Guestblogger Series: Happy Arbor Day from NYC!

Arbor Day is our national holiday to celebrate tree planting and care. As New York City is best known as a paved paradise, you might not expect to hear this greeting coming from here. But that is exactly why
I am writing today.

NYC_SatelliteImage.jpg                                                               Angela King. Copyright

NYC might not seem that green from first glimpse, even from the air. But there are over 5 million trees in our city! Beyond 6,000 acres of woodlands that stand out on the satellite map, there are trees along our streets, on public property, in commercial and housing developments, and in backyards–yes, we even have backyards here!

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Earth Week: Eco-Police in NYC? You better believe it.

This morning I came across a video on CNN that followed a couple of New York’s finest throughout their daily beat… but these officers weren’t handing out traffic tickets or thwarting robberies. Instead, they were patrolling the fish section of a Chinatown market for the sale of illegal species, wrangling a humpback whale out of the NY Harbor, and performing a roadside smog-test on a … Continue reading Earth Week: Eco-Police in NYC? You better believe it.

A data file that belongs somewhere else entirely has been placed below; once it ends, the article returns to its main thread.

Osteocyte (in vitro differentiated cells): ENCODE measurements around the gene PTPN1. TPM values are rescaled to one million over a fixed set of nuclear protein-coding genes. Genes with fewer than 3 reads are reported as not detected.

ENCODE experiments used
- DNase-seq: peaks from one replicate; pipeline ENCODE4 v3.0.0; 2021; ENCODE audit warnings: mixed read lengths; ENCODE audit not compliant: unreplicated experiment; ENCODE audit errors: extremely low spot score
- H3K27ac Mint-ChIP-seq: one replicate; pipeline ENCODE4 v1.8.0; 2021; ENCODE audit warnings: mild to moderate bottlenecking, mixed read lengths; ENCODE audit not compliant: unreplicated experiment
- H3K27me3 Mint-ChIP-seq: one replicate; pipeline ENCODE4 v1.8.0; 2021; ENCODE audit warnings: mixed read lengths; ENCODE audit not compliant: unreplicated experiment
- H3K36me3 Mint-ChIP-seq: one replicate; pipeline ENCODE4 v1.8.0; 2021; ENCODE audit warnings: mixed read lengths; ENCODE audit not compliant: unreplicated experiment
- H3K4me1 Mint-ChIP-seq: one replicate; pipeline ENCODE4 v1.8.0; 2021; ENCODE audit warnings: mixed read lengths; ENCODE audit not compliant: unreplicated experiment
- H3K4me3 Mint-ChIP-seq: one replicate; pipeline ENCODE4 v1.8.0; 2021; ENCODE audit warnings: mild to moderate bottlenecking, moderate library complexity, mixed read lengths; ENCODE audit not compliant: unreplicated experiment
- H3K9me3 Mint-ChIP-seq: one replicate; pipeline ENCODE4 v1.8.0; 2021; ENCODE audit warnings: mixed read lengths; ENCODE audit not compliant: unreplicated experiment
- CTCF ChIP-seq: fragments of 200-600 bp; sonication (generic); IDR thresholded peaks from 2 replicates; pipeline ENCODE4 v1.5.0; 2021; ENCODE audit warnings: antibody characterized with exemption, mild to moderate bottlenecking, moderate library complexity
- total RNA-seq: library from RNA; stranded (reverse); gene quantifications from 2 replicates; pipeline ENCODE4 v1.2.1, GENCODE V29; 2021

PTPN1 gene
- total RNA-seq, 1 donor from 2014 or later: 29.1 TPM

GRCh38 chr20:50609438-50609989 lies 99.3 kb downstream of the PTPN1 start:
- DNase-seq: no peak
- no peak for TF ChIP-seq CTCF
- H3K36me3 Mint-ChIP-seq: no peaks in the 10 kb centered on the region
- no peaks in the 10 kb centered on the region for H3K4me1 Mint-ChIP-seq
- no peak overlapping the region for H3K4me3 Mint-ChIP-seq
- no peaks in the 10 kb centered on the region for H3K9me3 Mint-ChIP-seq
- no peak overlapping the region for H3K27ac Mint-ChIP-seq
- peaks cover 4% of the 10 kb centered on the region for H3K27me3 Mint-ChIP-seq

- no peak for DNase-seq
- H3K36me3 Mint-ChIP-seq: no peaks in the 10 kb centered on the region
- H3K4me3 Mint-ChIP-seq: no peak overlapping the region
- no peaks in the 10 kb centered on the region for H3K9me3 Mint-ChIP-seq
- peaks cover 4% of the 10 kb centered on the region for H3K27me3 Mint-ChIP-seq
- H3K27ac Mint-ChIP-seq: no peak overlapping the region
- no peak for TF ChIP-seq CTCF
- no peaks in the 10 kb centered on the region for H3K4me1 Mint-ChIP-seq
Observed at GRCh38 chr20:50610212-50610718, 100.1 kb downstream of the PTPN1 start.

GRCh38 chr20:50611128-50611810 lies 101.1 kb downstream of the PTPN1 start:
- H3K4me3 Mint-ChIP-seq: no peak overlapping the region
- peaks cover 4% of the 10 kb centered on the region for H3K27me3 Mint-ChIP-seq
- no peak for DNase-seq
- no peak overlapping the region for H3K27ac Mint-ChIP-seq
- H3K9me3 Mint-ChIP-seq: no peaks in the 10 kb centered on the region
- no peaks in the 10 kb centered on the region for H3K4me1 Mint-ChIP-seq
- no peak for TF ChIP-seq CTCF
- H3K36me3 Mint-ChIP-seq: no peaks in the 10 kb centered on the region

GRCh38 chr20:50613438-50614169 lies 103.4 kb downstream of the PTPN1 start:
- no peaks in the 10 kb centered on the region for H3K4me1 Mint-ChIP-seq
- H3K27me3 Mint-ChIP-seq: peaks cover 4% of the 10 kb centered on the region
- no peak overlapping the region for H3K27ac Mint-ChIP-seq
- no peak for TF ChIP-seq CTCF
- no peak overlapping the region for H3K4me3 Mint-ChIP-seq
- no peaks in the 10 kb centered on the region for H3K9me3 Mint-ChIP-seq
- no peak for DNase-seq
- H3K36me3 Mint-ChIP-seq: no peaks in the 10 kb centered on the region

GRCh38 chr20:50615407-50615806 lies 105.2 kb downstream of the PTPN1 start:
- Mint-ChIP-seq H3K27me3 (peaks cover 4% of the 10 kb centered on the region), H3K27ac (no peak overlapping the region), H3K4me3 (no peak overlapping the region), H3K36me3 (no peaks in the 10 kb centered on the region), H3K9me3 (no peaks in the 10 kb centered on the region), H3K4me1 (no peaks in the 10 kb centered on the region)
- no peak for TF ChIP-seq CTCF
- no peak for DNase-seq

Geography of Buzz: Buzzworthy?

A presentation at the annual meeting of the American Association of Geographers (AAG) held in Las Vegas this March described how geographic analysis can be used to identify the “coolest” places in LA and NYC–depending upon your definition of “cool.”

 “The Geography of Buzz” project, conducted by Elizabeth Currid and Sarah Williams, was brought to my attention after being featured in the New York Times. Their methodology: Currid and Williams mined through thousands of stock photographs from the imaging giant Getty Images, carefully identifying photos that showed masses of ‘cool people’ doing ‘cool things.’ Then, they located where these photos were taken on a map. According to the two women, the objective of the study was “to be able to quantify and understand, visually and spatially, how this creative cultural scene really worked.”

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